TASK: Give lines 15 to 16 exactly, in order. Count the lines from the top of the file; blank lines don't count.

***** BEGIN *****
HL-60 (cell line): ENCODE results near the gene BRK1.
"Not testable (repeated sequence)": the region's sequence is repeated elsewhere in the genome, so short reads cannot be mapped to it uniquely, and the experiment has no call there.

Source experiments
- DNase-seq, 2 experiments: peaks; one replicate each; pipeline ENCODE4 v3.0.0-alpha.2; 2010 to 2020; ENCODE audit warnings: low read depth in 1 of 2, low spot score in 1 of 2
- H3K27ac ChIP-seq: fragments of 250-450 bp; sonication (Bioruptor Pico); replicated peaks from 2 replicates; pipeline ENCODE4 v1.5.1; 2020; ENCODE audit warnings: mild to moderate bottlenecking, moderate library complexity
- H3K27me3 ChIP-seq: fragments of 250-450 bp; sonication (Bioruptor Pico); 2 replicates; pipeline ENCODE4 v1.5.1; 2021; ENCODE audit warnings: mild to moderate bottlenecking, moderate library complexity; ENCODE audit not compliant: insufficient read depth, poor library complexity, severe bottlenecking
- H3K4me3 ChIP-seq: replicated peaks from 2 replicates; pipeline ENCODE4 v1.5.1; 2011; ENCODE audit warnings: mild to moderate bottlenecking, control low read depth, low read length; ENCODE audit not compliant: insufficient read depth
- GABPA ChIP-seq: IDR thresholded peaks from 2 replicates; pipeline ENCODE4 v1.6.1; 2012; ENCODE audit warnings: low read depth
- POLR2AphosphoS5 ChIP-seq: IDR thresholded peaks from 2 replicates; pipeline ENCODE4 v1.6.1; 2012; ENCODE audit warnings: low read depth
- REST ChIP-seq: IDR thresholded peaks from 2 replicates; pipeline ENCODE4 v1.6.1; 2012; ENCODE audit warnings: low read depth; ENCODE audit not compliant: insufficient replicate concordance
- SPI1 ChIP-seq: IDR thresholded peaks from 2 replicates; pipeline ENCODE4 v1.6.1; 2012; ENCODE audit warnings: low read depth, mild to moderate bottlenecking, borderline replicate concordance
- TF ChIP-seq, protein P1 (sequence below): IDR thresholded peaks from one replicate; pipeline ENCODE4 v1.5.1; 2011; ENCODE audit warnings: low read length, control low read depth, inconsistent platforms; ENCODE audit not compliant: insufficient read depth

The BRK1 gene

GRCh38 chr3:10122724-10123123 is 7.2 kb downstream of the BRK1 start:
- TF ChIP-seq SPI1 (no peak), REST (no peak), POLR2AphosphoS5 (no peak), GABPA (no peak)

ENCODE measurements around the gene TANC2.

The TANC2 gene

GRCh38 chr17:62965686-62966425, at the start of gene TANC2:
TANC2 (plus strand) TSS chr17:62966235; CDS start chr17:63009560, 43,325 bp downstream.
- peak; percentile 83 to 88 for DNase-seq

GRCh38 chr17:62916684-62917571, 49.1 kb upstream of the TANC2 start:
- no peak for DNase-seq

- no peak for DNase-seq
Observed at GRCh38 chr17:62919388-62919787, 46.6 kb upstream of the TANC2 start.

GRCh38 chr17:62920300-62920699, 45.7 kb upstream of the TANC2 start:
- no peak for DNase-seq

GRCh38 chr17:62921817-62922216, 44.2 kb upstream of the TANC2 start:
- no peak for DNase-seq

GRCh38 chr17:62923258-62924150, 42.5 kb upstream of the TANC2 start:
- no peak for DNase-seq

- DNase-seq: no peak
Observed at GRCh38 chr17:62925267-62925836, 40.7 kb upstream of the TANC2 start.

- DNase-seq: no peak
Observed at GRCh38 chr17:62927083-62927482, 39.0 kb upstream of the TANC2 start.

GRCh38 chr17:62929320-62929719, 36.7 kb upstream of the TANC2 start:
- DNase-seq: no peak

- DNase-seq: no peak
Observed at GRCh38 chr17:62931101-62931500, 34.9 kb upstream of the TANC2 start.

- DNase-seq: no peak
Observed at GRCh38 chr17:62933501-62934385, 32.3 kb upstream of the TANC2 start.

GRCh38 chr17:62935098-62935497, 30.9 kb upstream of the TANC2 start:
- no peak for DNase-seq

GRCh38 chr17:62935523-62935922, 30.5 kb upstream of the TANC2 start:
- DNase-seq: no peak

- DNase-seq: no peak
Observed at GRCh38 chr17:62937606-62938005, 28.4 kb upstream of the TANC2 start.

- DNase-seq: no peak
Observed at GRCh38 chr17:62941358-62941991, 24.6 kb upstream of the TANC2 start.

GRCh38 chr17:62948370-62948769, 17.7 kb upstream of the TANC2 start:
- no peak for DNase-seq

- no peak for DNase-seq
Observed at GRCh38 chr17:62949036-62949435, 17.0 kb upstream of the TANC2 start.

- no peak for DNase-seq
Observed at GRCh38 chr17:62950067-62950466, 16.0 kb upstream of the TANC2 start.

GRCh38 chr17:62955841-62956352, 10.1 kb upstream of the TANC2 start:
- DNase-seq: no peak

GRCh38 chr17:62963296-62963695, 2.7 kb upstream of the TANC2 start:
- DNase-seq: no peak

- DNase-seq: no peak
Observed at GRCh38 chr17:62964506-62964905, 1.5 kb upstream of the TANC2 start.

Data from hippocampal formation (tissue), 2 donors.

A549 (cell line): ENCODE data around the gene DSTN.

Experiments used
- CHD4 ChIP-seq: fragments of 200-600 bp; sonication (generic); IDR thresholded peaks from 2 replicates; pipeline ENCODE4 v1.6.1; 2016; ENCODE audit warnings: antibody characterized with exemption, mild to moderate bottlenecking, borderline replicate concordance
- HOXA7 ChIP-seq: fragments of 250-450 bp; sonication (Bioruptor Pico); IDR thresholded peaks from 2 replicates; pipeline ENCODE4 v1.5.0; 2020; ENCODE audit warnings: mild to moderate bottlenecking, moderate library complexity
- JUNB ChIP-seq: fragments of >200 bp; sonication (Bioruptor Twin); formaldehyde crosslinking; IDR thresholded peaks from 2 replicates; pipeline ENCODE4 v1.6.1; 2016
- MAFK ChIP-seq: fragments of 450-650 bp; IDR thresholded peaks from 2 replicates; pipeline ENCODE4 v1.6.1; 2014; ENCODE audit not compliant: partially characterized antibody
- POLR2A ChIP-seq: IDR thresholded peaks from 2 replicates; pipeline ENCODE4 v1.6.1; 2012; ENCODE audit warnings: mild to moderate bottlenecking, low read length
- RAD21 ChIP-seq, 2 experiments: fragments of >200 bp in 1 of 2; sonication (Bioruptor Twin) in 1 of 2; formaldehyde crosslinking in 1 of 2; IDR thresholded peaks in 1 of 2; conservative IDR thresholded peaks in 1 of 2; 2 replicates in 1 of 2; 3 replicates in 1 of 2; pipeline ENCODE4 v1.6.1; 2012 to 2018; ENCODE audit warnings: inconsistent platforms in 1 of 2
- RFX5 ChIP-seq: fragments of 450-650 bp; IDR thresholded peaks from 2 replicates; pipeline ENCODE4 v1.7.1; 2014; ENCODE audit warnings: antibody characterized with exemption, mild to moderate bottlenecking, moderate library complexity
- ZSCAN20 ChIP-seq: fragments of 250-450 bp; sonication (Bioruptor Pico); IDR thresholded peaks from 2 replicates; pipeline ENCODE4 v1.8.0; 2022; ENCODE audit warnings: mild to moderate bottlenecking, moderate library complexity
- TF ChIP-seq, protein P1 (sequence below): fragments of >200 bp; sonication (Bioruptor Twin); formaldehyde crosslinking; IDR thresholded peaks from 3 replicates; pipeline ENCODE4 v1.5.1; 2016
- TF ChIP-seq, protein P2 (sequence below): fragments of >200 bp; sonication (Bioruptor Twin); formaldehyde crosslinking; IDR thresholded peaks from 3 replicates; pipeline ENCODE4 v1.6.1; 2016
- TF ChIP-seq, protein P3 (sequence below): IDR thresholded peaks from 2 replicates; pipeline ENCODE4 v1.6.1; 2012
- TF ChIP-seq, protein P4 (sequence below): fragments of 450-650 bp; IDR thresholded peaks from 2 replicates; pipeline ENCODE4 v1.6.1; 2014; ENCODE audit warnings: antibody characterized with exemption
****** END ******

- TF ChIP-seq SPI1 (no peak), REST (no peak), POLR2AphosphoS5 (no peak), GABPA (no peak)

ENCODE measurements around the gene TANC2.